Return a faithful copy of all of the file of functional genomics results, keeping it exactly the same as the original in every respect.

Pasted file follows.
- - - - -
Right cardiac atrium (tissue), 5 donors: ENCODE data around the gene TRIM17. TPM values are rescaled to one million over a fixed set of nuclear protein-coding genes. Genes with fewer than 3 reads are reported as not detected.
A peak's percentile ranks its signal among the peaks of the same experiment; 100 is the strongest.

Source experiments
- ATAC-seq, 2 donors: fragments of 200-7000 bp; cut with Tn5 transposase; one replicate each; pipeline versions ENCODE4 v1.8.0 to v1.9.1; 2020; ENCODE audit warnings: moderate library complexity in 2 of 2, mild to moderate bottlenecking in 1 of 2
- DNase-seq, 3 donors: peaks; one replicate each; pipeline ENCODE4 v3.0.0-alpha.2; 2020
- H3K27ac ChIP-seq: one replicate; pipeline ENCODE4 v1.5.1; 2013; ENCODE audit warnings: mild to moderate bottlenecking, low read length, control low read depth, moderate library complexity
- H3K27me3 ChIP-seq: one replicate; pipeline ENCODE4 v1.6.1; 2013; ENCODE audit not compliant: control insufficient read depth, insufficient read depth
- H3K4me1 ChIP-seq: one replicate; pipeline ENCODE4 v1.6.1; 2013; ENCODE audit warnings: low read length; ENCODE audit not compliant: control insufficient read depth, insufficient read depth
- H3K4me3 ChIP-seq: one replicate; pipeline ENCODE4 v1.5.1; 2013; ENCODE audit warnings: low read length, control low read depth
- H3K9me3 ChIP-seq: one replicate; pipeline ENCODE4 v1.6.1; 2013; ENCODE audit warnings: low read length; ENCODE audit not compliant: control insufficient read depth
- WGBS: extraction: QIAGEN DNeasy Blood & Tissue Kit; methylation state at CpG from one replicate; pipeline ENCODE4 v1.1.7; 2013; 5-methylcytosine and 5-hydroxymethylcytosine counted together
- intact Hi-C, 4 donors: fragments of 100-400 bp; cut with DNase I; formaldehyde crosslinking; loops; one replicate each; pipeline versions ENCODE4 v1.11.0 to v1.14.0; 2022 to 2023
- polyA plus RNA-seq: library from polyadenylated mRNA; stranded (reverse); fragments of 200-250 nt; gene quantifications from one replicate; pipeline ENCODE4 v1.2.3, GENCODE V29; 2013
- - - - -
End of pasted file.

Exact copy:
Right cardiac atrium (tissue), 5 donors: ENCODE data around the gene TRIM17. TPM values are rescaled to one million over a fixed set of nuclear protein-coding genes. Genes with fewer than 3 reads are reported as not detected.
A peak's percentile ranks its signal among the peaks of the same experiment; 100 is the strongest.

Source experiments
- ATAC-seq, 2 donors: fragments of 200-7000 bp; cut with Tn5 transposase; one replicate each; pipeline versions ENCODE4 v1.8.0 to v1.9.1; 2020; ENCODE audit warnings: moderate library complexity in 2 of 2, mild to moderate bottlenecking in 1 of 2
- DNase-seq, 3 donors: peaks; one replicate each; pipeline ENCODE4 v3.0.0-alpha.2; 2020
- H3K27ac ChIP-seq: one replicate; pipeline ENCODE4 v1.5.1; 2013; ENCODE audit warnings: mild to moderate bottlenecking, low read length, control low read depth, moderate library complexity
- H3K27me3 ChIP-seq: one replicate; pipeline ENCODE4 v1.6.1; 2013; ENCODE audit not compliant: control insufficient read depth, insufficient read depth
- H3K4me1 ChIP-seq: one replicate; pipeline ENCODE4 v1.6.1; 2013; ENCODE audit warnings: low read length; ENCODE audit not compliant: control insufficient read depth, insufficient read depth
- H3K4me3 ChIP-seq: one replicate; pipeline ENCODE4 v1.5.1; 2013; ENCODE audit warnings: low read length, control low read depth
- H3K9me3 ChIP-seq: one replicate; pipeline ENCODE4 v1.6.1; 2013; ENCODE audit warnings: low read length; ENCODE audit not compliant: control insufficient read depth
- WGBS: extraction: QIAGEN DNeasy Blood & Tissue Kit; methylation state at CpG from one replicate; pipeline ENCODE4 v1.1.7; 2013; 5-methylcytosine and 5-hydroxymethylcytosine counted together
- intact Hi-C, 4 donors: fragments of 100-400 bp; cut with DNase I; formaldehyde crosslinking; loops; one replicate each; pipeline versions ENCODE4 v1.11.0 to v1.14.0; 2022 to 2023
- polyA plus RNA-seq: library from polyadenylated mRNA; stranded (reverse); fragments of 200-250 nt; gene quantifications from one replicate; pipeline ENCODE4 v1.2.3, GENCODE V29; 2013